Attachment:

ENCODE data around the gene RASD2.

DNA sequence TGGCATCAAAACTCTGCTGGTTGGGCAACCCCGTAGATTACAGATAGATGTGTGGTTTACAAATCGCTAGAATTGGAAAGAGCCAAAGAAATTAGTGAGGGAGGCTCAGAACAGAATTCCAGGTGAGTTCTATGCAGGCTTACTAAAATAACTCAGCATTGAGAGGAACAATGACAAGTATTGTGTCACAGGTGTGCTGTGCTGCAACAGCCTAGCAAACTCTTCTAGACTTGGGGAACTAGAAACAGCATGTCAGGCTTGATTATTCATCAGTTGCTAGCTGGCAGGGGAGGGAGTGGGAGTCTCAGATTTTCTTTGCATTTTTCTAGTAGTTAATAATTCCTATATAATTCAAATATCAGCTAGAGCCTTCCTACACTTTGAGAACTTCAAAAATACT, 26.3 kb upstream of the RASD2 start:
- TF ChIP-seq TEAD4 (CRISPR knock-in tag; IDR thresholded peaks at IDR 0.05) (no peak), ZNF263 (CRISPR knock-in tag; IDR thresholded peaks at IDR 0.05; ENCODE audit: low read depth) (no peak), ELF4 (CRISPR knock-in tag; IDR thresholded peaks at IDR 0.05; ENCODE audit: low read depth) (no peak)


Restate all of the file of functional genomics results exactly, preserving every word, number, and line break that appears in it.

ENCODE data around the gene RASD2.

DNA sequence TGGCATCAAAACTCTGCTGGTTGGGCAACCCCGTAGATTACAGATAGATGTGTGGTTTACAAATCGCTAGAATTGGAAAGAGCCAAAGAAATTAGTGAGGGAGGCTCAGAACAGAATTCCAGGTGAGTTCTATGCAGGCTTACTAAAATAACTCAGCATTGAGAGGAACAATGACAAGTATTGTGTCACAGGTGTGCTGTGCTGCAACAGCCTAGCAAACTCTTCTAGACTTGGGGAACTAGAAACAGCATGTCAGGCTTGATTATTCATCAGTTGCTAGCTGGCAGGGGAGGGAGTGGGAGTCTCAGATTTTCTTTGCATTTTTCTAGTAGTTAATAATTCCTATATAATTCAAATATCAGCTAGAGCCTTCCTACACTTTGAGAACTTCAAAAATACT, 26.3 kb upstream of the RASD2 start:
- TF ChIP-seq TEAD4 (CRISPR knock-in tag; IDR thresholded peaks at IDR 0.05) (no peak), ZNF263 (CRISPR knock-in tag; IDR thresholded peaks at IDR 0.05; ENCODE audit: low read depth) (no peak), ELF4 (CRISPR knock-in tag; IDR thresholded peaks at IDR 0.05; ENCODE audit: low read depth) (no peak)